5 Ways to Dry Out Your Basement

Damp Basement Wall


As owner of a home inspection company in the Buffalo area, I can attest that there are many, many, many houses here that have dank and damp basements.  Almost all of these homes were constructed before 1970 or so, which is when residential construction standards finally reached the point that allowed for basements to generally be dry.  

Alto Home Inspection, LLC often inspects older homes, and experience tells us that damp foundation walls, high humidity and mold are common occurrences in houses here in Western NY.

I’m in the business of providing helpful information, so to maintain my reputation I wanted to share advice on how you can potentially kick the musty smell in your basement to the curb!

What causes musty basements?

Houses built before the 1970’s typically weren’t built with features designed to keep dampness out, including:

  • Effective perimeter drain systems
  • Interior drain “tile” systems
  • Sump pumps
  • “Damp proof” or water-resistant foundation walls

Musty smells in basements are almost always caused by mold.  The only way to tell for sure if there’s airborne mold in the house is to have a mold inspection that includes air sampling.  

Let’s explore a few ways that basements can be transformed from dreary, dank, disgusting places into dry, comfortable environments!

#1 – Improve ventilation

Basements in old homes weren’t originally meant to be kept closed up, so I don’t know why people in 2020 want to completely block off airflow to these spaces.  Simply cracking the basement windows open can go a long way toward drying out basement walls, and therefore reducing the chance of mold growth.  

If windows have been blocked off by plywood or other material, then remove that stuff.  As a licensed home inspector I’ve seen that type of thing a lot.  It seems that homeowners tend to cover broken windows with plywood (or cardboard..) instead of paying to have the window replaced.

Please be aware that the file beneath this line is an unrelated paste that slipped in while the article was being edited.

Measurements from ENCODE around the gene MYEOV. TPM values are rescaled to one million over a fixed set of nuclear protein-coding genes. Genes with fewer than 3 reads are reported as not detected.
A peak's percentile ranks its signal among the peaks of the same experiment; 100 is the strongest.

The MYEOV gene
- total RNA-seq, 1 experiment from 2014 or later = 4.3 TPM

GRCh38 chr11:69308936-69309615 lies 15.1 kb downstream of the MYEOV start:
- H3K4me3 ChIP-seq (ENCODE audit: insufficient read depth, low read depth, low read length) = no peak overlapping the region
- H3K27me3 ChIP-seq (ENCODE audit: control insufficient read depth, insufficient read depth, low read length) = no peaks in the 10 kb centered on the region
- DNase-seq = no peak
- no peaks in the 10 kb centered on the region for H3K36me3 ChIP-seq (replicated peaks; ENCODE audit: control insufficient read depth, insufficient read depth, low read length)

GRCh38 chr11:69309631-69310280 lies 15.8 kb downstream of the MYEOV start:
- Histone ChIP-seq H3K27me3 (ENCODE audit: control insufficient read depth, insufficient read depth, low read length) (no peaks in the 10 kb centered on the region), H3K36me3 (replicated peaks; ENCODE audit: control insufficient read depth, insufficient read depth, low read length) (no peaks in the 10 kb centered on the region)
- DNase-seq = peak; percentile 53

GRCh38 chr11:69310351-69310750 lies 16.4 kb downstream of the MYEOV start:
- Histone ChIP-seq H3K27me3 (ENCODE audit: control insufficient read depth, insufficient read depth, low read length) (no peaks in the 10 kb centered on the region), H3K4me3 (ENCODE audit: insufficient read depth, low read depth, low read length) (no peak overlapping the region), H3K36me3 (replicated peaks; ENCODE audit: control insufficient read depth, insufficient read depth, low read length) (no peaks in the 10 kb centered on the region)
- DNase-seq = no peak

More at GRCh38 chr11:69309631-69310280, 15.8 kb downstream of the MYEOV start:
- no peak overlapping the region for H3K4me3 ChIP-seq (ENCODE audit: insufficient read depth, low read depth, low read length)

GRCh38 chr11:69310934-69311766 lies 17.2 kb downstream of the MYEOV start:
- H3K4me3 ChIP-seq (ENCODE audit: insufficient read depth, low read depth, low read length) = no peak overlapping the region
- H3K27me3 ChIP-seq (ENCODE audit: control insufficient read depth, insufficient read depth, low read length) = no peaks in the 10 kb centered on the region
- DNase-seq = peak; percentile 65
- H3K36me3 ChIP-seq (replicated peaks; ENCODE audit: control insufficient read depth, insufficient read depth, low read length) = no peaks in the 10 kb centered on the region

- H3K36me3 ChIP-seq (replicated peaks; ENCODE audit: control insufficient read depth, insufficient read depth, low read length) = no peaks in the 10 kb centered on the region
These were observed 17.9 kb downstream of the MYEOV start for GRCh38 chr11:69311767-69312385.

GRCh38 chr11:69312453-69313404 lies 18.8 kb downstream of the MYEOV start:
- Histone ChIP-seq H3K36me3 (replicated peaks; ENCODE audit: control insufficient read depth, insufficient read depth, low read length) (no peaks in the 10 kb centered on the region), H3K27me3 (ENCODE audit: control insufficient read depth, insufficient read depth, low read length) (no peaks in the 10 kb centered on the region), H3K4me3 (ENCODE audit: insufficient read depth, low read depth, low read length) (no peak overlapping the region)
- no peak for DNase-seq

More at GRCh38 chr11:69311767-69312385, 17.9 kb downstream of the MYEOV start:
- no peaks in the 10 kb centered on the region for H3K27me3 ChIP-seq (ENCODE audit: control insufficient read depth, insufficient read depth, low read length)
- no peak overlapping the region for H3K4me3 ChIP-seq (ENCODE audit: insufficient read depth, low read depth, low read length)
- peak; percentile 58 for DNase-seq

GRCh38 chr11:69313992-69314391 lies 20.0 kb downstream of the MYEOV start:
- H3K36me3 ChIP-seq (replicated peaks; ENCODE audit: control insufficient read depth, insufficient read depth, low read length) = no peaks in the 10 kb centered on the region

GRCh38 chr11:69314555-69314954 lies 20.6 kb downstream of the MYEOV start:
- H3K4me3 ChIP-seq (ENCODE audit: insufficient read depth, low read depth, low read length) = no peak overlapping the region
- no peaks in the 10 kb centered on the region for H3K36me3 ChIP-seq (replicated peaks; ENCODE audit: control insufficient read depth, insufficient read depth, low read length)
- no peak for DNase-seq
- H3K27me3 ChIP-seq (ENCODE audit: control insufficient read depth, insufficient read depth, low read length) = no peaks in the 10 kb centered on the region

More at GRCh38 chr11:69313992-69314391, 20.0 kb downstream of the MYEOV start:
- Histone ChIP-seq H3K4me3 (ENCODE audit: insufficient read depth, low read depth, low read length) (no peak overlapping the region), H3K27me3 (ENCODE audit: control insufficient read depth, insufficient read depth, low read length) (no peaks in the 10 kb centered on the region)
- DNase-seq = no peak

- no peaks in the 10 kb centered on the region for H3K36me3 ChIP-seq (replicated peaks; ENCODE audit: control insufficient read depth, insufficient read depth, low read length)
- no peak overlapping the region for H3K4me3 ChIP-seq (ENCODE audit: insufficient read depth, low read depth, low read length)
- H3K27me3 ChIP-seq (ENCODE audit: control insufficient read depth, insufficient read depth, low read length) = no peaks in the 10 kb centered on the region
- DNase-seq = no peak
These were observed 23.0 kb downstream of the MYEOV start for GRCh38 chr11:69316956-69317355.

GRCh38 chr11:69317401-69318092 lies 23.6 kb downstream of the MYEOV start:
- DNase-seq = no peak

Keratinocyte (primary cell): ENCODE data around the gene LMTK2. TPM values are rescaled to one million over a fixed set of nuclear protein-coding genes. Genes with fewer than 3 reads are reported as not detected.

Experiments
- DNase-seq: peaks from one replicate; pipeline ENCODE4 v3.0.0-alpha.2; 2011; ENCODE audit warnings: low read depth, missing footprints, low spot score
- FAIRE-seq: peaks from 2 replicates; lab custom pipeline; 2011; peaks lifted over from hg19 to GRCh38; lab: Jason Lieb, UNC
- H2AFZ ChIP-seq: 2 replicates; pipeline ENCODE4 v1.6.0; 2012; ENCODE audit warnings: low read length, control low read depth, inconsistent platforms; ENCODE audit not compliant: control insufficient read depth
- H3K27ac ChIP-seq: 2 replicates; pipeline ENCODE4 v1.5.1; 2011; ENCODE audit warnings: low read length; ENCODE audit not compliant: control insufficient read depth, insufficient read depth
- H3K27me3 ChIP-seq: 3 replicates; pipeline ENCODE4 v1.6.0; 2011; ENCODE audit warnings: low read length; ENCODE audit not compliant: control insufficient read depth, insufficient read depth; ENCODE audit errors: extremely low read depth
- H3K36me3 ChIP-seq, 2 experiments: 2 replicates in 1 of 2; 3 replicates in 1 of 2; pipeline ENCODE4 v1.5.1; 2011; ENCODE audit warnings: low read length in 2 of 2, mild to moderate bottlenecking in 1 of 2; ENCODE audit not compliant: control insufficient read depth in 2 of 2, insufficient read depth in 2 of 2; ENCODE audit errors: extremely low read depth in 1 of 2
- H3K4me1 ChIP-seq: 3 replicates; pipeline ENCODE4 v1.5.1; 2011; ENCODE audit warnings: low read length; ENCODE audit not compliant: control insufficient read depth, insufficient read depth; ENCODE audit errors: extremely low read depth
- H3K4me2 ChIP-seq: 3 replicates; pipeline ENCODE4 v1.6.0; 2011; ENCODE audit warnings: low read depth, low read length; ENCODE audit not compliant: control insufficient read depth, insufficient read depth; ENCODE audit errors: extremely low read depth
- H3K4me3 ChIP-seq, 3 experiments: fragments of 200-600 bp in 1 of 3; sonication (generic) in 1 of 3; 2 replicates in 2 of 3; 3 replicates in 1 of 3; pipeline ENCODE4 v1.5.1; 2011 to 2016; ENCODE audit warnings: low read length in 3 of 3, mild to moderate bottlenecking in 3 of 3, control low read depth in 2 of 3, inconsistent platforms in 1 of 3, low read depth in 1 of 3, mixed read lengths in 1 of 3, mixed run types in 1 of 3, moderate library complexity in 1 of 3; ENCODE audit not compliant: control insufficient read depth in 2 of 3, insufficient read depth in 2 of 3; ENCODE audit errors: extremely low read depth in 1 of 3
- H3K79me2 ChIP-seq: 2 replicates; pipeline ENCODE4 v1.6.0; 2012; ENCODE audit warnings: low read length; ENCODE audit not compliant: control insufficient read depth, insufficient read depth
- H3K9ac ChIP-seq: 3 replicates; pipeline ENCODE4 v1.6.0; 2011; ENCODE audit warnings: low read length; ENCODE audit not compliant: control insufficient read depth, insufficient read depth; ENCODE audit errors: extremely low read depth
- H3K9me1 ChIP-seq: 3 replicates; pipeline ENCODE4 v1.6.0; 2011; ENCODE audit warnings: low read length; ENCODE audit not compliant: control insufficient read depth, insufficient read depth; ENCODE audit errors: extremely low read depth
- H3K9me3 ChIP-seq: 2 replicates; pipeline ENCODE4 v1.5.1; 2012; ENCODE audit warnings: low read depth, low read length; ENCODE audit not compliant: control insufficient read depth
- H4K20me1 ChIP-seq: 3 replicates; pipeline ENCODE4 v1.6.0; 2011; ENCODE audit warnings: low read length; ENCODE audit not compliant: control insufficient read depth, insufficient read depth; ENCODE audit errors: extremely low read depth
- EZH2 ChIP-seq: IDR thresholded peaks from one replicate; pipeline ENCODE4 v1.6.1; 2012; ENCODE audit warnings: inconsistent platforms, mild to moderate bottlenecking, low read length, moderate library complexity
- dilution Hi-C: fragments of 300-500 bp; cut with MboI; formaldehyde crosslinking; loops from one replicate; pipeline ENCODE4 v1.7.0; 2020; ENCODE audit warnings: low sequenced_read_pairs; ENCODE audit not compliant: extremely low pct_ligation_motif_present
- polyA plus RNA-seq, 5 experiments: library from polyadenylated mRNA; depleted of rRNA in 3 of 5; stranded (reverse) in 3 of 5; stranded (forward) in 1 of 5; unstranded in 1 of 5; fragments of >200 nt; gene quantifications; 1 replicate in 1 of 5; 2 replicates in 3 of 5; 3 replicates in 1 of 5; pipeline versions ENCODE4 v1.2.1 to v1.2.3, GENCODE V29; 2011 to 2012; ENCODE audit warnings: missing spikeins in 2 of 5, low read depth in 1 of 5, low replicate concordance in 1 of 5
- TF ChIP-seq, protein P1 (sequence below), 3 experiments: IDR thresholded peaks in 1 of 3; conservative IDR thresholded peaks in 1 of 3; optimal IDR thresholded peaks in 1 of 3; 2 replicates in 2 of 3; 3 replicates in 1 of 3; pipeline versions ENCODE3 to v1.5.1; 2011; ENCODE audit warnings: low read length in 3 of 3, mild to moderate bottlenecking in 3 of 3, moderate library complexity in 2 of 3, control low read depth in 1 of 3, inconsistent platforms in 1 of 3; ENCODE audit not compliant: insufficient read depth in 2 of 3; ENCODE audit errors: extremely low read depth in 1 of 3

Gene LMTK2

A better solution to opening windows might be to have a system such as the EZ-Breathe.  This system is designed to circulate air between upper levels and the basement, while drying and filtering air at the same time.  These systems are typically installed by professionals.

#2 – Remove panelling or drywall in the basement

Many of the stinky basements that I come across seem to have walls completely covered with funky paneling from the 1970’s and 80’s.  This stuff may have enabled homeowners to create a party den, or a place to send the kids on Friday nights, but it also can trap moisture.  

The eternal desire to finish basements runs strong, but in my opinion as owner of Alto Home Inspection, LLC I also have an eternal desire to enable homeowners to have the healthiest air quality possible.  My advice is simple – if the basement hasn’t been properly waterproofed, then don’t even think about creating a man cave, lady lair or party palace unless you’ve first made sure that the foundation is 100% dry. 

Panelling, drywall and other building materials that aren’t designed for water contact will absorb water and attract mold. Removing this stuff can help a lot with having a dry basement.

#3 – Extend HVAC ducting in the basement

If the house has forced-air heating, then it’s usually an option to have ductwork extended and registers installed throughout the basement to improve airflow.  Airflow helps to evaporate condensation and reduce mold growth.  

Ductwork or even flexible ductwork can be professionally installed for somewhat reasonable prices, and can help reduce basement dankness.